1.1.1 Introduced in 1997, this shift halved the number of
occasions that the PM stood before the commons, even
though the total time remained the same (30 minutes).
1.1.2 Critics have seen this as an
attempt to reduce the PM's
exposure to Parliament.
1.2 Liaison Committee
1.2.1 Introduced in 2002, this allowed for twice-yearly appearances of the prime
ministers before the Liaison Committee of the House of Commons, which
mainly composed of the chair of the departmental select committees.
1.2.2 The PM is thus subject to scrutiny bysome
of the most senior, experienced and expert
backbenchers in the House of Commons.
1.2.3 On the other hand, most of these
chairs are form the majority party.
1.3 Freedom of information act 2000
1.3.1 Freedom of information was not a parliamentary reform as such. Rather, it
was an attempt to widen the public's access to information that is held by a
wide range of public bodies, helping in particular to ensure open government.
1.3.2 The act came in to full in 2005, it has strengthened
parliamentary scrutiny by giving MP's and peers
easier access to government information.
1.3.3 The act was also used to bring to light details of the expenses of
MP's and peers, helping to precipitate the 2009 expenses scandal
that did so much to undermine the reputation of parliament.
1.4 Wider Constitutional reform
126.96.36.199 Devolution has meant that responsible for domestic
legislation in Scotland, Wales and Northern Ireland is now
in the hands of devolved bodies, as opposed to Parliament
1.4.2 Human Right Act
188.8.131.52 The HRA has helped to transfer responsibility for
protecting individual rights from Parliament to the courts,
as these rights now, in a sense, "belong' to citizens"
184.108.40.206 Referendums have given the people, rather than Parliament, final control over a
range of constitutional reforms. The net impact of wider constitutional changed
under Blair was therefore to marginalize Parliament, rather than strengthen it.
2 Reforming under Brown
2.1 On taking over as PM, Gordon Brown moved quickly
to give up or modify a number of power that used to
belong exclusively to the PM or the executive. In the
main, this involved strengthening Parliament by
improving the government's need to consult with, or
gain approval from, the House of Commons.
2.2 The Commons, must now be
consulted on the exercise of a variety
of powers. These include the power to:
2.2.1 Declare war
2.2.2 Dissolve Parliament
2.2.3 Recall of Parliament
2.2.4 Ratify treaties
2.2.5 Choose bishops and
2.3 The select committees were neutered by the intrusion of the party
system into their work. This occurred through the influence of the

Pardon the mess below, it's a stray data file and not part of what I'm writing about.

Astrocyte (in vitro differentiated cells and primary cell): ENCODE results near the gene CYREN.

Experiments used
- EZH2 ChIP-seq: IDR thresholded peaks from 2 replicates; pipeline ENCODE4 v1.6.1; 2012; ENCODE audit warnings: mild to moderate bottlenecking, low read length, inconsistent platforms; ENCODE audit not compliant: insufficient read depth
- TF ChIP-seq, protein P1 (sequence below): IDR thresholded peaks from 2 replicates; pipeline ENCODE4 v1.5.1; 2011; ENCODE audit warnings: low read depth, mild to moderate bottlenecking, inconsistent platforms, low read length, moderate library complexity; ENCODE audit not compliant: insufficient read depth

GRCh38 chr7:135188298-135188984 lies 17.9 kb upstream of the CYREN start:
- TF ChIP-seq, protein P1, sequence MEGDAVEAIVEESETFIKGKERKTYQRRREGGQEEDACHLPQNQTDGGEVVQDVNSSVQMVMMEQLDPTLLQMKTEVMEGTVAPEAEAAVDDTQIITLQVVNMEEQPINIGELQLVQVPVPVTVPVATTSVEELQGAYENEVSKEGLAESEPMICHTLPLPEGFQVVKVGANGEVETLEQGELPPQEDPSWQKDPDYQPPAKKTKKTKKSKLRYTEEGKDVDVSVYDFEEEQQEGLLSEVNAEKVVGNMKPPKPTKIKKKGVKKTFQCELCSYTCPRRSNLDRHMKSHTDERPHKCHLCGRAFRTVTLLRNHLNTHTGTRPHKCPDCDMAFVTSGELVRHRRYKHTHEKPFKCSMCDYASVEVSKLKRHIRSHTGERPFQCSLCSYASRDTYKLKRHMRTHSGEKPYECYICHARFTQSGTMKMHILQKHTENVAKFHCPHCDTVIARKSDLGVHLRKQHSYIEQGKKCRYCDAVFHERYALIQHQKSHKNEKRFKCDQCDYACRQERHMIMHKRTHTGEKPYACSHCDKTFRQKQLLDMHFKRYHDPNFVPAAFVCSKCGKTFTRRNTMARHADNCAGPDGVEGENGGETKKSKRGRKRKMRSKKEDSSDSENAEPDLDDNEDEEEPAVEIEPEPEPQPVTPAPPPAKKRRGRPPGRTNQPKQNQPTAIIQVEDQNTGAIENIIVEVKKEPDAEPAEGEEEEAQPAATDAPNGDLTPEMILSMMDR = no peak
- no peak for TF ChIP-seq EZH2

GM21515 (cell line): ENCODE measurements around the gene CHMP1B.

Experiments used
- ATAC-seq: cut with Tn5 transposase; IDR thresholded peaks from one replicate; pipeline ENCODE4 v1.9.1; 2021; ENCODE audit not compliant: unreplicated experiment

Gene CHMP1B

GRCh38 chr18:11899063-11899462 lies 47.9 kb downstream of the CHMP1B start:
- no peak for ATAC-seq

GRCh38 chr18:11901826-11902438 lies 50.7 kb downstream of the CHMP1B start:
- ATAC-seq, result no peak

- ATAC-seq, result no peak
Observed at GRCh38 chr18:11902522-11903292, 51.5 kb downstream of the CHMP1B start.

whips on select-committee appointments, a matter that was made
worse by Brown's decision in 2007 to allow parliamentary private
secretaries to sit on these on these committees
2.3.1 These concerns led to the establishment of the House of Commons Reform
Committee. The chair, Tony Wright, the committee proposed in November
2009 that chairs of departmental and other select committees should in future
be directly elected by secret ballot of MPs, using the AV voting system.
220.127.116.11 These proposals would go a long way from free
the select committee's from the whips control.
3 Reforms under
Cameron and Clegg
3.1 Fixed-term Parliaments
3.1.1 By preventing PMs form calling general elections at a time most favourable
to their party, fixed-term parliaments should generally both reduce the size
of government majorities and make changes in government more frequent.
Both tendencies are likely to enhance the influence of Parliament.
3.2 Referendum on AV
3.2.1 Although rejected in 2011, AV was likely to have boosted representation for "Third"
parties such as the Liberal Democrats, and could have been expected to lead to more
"hung" Parliaments. It is widely belived that the greater likelihood of minority or coalition
government would have forced the executive to be more accountable to Parlaiment
3.3 Recall of MPs
3.3.1 MPs are to be subject to the power of recall, allowing voters to force a by-election
where an MP is found to have engaged in serious wrongdoing and having had a
petition calling for a by -election signed by 10% of his or her constituents. This is
intended to strengthen the representative function of the House of Commons
3.4 Public initiated bills
3.4.1 The public is to be given the ability to suggest topics for debate in Parliament
through petitions that secure at least 100,000 signatures, the petitions with
the most signatures being eligible to eb voted on in Parliament.
3.5 Public reading stage
3.5.1 A "public reading stage" is to be introduced for bills, giving the public an
opportunity to comment on proposed legislation online. A dedicated "public
reading day" within a bills committee stage, where public comments can
be debated by the committee scrutinizing the bill, has also been proposed
3.6 Housing business Committee
3.6.1 The coalition proposes to establish a House of
Commons business committee by 2013, which give
backbenchers greater influence over the management of
their affairs, although it is unclear what this will involve.